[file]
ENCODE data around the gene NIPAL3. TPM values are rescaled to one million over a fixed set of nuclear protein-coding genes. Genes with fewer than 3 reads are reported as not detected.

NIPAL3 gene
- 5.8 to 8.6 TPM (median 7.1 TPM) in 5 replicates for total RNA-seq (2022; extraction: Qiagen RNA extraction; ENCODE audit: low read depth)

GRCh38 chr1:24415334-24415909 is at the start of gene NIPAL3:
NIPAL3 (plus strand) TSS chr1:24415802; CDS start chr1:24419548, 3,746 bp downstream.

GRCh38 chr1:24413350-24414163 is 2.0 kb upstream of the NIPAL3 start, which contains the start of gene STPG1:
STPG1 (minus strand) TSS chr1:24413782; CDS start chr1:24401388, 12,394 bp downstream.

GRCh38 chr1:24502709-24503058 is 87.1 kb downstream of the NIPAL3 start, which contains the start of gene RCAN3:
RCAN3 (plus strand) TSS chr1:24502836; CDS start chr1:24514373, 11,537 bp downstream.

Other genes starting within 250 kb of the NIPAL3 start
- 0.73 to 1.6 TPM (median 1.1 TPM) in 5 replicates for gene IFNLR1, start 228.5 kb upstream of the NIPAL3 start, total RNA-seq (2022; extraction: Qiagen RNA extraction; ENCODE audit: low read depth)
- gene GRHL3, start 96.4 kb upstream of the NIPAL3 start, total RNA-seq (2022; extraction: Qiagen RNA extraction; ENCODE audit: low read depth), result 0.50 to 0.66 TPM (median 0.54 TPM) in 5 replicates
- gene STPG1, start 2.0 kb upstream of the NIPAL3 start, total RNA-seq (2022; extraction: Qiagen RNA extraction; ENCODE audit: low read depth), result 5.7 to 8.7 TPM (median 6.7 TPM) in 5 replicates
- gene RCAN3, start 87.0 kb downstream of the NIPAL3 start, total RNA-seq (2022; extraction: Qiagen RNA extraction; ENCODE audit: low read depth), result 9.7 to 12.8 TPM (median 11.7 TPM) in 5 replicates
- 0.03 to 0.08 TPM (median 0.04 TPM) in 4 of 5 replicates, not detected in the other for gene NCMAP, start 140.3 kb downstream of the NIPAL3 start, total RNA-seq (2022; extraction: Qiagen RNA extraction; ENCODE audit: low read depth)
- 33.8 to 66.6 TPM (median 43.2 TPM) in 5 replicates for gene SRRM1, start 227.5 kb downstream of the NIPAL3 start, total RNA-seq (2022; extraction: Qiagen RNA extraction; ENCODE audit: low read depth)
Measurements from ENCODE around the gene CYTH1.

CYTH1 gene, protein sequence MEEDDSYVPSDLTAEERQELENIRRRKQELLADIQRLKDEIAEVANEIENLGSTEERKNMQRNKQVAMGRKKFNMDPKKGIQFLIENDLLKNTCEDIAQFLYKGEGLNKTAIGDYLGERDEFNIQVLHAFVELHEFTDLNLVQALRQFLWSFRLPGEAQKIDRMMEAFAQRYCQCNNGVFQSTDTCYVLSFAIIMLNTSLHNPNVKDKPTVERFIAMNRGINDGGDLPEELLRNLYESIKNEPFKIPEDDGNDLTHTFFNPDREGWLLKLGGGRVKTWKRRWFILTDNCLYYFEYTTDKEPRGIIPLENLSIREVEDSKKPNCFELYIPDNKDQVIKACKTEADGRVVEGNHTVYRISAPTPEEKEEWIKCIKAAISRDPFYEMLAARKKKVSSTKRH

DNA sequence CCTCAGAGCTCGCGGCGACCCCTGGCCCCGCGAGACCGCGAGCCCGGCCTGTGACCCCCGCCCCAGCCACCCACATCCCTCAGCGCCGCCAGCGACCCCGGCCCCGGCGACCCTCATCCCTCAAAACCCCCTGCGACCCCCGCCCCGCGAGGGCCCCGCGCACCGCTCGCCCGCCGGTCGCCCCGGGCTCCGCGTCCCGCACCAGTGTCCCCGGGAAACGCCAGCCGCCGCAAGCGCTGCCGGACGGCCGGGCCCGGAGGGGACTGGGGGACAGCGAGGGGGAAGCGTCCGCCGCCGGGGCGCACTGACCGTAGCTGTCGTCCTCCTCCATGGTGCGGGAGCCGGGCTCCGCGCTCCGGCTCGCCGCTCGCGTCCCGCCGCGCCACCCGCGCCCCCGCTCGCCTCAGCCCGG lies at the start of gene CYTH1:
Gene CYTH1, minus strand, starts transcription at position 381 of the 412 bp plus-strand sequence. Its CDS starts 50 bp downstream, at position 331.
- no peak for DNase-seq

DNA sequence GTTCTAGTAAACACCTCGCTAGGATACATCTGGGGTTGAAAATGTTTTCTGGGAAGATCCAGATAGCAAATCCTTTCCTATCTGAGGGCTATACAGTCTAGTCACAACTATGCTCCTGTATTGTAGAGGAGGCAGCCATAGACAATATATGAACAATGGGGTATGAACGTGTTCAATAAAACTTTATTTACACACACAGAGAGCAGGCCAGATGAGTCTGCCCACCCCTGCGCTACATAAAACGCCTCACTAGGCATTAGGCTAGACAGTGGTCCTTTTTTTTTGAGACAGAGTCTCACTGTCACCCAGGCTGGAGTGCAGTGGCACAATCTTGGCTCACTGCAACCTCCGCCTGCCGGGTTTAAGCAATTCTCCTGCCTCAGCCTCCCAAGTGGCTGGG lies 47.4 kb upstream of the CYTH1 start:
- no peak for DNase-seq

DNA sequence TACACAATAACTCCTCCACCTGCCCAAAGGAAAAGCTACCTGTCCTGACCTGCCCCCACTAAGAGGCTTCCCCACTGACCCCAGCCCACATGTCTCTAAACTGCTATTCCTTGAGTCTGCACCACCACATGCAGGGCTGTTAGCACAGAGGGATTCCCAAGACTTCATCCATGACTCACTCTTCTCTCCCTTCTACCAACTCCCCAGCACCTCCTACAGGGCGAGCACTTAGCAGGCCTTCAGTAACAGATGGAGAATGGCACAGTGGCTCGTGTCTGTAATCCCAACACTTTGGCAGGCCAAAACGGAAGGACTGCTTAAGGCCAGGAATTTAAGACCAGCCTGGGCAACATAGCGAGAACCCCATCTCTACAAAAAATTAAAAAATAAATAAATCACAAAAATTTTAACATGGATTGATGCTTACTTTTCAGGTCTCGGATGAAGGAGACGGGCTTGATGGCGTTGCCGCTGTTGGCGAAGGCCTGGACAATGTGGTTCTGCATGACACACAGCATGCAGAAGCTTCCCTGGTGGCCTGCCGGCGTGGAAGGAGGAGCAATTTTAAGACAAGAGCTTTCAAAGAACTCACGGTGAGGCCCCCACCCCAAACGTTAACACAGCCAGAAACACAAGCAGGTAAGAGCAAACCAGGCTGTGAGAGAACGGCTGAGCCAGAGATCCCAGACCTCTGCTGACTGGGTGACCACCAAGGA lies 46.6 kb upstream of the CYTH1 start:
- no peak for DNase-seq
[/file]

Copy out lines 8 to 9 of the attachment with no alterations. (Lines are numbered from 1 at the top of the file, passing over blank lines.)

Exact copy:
GRCh38 chr1:24502709-24503058 is 87.1 kb downstream of the NIPAL3 start, which contains the start of gene RCAN3:
RCAN3 (plus strand) TSS chr1:24502836; CDS start chr1:24514373, 11,537 bp downstream.